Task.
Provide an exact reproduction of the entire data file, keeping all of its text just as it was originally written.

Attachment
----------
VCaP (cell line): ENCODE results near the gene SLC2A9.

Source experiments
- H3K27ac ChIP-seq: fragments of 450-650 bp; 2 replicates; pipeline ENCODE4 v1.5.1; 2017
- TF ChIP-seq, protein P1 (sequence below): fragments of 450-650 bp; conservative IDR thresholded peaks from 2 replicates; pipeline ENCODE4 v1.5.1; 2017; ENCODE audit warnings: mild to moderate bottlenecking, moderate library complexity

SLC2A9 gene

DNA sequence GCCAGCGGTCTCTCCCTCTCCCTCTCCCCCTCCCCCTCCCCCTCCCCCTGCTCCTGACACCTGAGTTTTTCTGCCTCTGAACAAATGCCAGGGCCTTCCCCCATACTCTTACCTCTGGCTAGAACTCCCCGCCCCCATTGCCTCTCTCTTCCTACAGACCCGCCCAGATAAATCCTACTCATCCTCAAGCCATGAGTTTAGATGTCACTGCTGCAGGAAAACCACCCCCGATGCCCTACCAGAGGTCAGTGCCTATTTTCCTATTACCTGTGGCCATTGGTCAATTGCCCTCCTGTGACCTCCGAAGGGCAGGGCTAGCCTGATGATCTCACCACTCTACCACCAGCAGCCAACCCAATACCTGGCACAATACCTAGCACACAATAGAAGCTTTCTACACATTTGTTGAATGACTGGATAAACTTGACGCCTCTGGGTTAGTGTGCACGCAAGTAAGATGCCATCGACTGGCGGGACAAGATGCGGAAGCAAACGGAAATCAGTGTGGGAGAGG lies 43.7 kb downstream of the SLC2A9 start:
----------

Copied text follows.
VCaP (cell line): ENCODE results near the gene SLC2A9.

Source experiments
- H3K27ac ChIP-seq: fragments of 450-650 bp; 2 replicates; pipeline ENCODE4 v1.5.1; 2017
- TF ChIP-seq, protein P1 (sequence below): fragments of 450-650 bp; conservative IDR thresholded peaks from 2 replicates; pipeline ENCODE4 v1.5.1; 2017; ENCODE audit warnings: mild to moderate bottlenecking, moderate library complexity

SLC2A9 gene

DNA sequence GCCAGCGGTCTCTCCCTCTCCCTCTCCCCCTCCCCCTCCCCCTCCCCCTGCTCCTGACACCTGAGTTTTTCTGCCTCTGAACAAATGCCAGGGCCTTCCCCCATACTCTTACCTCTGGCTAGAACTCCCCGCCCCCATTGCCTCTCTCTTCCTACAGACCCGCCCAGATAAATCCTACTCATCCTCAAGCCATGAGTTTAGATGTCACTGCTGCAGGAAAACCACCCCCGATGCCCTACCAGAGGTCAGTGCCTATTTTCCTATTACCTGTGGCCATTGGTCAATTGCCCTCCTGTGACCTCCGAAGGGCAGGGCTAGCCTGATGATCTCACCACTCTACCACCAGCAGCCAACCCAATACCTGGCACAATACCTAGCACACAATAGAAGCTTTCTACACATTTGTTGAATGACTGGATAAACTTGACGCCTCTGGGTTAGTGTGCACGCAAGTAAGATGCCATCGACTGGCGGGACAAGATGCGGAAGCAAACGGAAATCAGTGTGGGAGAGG lies 43.7 kb downstream of the SLC2A9 start: